Understanding satire: How to detect satire

Satire is complex. It requires someone to simultaneously understand the text and subtext of a piece of writing. Therefore it’s not as universally understood or appreciated as other forms of comedy, say slapstick, which is much more direct. There’s nothing to “get” about someone getting hit in the face with a pie. The joke needs no explanation.

Mike Judge, creator of Beavis and Butthead and King of the Hill, said, “it seems like there are a lot of people who just do not understand satire. They think it’s weird. There are people who just don’t understand that when you portray something or just explore a character, it doesn’t mean you’re condoning it and saying this is the way to live.”

In fact, in most cases, satirists appear to advocate for the very things they actually wish to critique. That is why it may be confusing for some people.

Understanding satire is a skill. There are people who are naturally (or raised to be) more sarcastic and will “get it” quicker than others, but everyone can improve their ability to appreciate and detect satire.

You should not need someone else to tell you that what you’re reading or watching is satire. Ideally, one would be able to perceive that themselves. I like to think of these as “clues” that something is satire. They’re not rules, but the more of these clues that a piece of media has, the more likely it is to be satire.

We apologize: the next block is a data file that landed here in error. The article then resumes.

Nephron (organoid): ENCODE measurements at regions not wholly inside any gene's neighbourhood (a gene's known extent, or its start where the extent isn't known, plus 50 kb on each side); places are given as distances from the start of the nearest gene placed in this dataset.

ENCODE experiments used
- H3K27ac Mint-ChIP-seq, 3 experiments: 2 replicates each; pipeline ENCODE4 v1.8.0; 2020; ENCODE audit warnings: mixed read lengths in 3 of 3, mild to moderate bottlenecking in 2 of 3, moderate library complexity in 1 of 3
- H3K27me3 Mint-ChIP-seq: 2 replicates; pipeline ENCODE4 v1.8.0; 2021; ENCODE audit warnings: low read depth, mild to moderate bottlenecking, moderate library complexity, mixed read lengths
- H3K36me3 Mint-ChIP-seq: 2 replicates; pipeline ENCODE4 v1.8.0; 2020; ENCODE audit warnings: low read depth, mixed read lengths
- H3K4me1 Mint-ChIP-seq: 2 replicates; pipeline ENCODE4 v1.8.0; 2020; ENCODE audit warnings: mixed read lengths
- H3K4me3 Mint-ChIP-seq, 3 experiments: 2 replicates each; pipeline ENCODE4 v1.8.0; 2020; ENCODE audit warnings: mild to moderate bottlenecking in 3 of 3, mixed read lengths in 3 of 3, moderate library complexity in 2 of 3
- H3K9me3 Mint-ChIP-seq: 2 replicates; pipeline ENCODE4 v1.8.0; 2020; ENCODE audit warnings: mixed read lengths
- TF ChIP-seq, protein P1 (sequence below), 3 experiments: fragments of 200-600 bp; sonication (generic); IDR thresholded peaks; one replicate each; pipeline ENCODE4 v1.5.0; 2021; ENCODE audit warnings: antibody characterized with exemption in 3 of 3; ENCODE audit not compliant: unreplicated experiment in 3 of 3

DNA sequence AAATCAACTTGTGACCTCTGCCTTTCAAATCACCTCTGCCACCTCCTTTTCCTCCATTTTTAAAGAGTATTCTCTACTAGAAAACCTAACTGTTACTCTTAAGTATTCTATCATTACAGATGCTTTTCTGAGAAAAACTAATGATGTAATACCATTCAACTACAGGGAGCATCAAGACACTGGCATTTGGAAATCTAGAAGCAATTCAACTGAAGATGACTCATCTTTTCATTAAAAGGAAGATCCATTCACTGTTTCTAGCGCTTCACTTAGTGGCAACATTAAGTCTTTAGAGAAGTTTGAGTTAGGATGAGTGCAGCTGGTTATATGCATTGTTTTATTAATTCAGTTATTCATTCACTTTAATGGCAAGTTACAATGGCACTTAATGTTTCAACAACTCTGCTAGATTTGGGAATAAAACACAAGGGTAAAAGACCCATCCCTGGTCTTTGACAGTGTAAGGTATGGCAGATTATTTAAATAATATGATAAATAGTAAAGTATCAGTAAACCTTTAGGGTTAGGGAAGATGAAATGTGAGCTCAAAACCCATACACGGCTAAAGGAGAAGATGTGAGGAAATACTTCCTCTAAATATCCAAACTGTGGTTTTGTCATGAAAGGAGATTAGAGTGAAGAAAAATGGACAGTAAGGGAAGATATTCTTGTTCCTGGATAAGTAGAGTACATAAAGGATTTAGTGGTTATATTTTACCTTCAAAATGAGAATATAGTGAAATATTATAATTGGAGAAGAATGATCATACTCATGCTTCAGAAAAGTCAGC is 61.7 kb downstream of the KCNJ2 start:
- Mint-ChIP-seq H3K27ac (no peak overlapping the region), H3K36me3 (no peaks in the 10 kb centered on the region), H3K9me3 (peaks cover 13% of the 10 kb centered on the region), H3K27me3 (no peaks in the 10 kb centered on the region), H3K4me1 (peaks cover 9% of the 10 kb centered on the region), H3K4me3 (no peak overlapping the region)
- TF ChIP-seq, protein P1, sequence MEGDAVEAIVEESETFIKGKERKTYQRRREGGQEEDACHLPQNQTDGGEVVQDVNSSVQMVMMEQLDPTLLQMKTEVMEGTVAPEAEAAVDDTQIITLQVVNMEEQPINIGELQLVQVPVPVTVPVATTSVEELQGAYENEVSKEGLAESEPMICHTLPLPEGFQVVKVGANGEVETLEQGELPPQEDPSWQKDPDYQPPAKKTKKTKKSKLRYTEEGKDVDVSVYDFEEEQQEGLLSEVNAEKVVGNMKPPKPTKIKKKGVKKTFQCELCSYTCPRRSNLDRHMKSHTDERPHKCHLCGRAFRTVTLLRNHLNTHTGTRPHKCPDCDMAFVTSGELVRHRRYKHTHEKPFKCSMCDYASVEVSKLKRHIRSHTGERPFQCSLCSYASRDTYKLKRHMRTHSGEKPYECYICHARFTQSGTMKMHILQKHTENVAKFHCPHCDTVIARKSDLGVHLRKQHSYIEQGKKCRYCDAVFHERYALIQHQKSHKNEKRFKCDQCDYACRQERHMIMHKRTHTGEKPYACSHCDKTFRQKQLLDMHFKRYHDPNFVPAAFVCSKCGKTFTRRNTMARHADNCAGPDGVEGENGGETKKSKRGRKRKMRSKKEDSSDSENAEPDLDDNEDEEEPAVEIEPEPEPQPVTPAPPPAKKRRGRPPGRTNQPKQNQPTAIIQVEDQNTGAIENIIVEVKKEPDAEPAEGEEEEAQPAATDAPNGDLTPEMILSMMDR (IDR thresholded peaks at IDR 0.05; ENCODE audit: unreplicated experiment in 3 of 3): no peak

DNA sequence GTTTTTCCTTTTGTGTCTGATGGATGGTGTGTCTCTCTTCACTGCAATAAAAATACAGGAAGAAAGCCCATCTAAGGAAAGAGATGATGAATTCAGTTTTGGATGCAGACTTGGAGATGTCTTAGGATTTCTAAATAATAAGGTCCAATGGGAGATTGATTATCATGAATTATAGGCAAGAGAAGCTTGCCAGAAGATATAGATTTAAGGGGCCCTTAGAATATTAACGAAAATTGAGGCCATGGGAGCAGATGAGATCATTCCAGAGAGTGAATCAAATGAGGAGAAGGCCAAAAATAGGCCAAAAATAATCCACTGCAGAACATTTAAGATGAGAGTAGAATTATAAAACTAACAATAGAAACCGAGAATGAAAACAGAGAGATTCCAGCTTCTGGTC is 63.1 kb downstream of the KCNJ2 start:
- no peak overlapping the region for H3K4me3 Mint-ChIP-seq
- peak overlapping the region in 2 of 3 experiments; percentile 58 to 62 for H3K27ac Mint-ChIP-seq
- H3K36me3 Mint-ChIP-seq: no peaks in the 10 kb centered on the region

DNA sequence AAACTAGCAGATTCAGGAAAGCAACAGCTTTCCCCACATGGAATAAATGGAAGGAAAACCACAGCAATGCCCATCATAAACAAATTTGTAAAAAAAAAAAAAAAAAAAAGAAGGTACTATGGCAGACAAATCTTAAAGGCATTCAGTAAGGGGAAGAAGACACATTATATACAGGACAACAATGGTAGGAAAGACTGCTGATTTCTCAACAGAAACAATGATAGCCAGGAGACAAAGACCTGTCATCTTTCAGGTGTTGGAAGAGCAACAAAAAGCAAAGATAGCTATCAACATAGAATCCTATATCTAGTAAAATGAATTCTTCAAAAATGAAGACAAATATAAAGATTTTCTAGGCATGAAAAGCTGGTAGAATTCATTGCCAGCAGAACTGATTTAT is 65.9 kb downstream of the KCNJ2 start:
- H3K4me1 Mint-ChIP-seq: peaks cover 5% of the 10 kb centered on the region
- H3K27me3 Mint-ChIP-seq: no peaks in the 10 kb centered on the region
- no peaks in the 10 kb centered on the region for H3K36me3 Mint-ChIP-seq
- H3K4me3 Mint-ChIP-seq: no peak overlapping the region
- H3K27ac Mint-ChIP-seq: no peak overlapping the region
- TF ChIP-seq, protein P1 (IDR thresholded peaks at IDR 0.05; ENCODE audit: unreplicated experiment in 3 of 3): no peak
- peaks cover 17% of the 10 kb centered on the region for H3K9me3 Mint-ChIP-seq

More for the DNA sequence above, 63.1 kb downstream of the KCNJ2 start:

Try taking a bunch of real news articles and mix them in with satire articles and see if your students can tell the difference.

Clues that Something is Satire

    • It appears to be lacking respect or it is irreverent
      • Again, on its own, this would not be enough to make a determination, but satire often appears disrespectful (even if the actual point it is making is the opposite)
    • It says what people are thinking, but don’t want to say
      • Satire may appear blunt and “too honest”
    • It’s politically incorrect
      • Satire, depending on the tone, may appear unconcerned about who might be offended. Again, this is just a clue, and insufficient by itself.
    • The ideas and story are over-the-top/exaggerated
      • This is huge. If you get that feeling, like, “hey, this seems too over the top to be real”, you just might be onto something.
    • The characters are exaggerated/in caricature
      • Examining The Simpsons characters is a great example of this because it provides students with visual examples of caricature
    • It points out contradictions and hypocrisy
    • It advocates something unethical and acts like it’s normal
      • Again, this is very common in satire, but the key is to combine this with humour. If someone is advocating something unethical, but there is no humour behind it, it’s probably not satire.
    • It’s funny
    • The context makes it clear that it’s satire
      • Certain websites, television shows, and comedians are known for doing satire. This context will make the satire that much more obvious.
    • Having a knowledge of:
        • the point that’s being made
        • who/what is being satirized
          • You’re not going to “get” the satire if you don’t understand these two things. For example, a Canadian is unlikely to understand a satirical take on the Prime Minister of Japan. Satire requires background knowledge.

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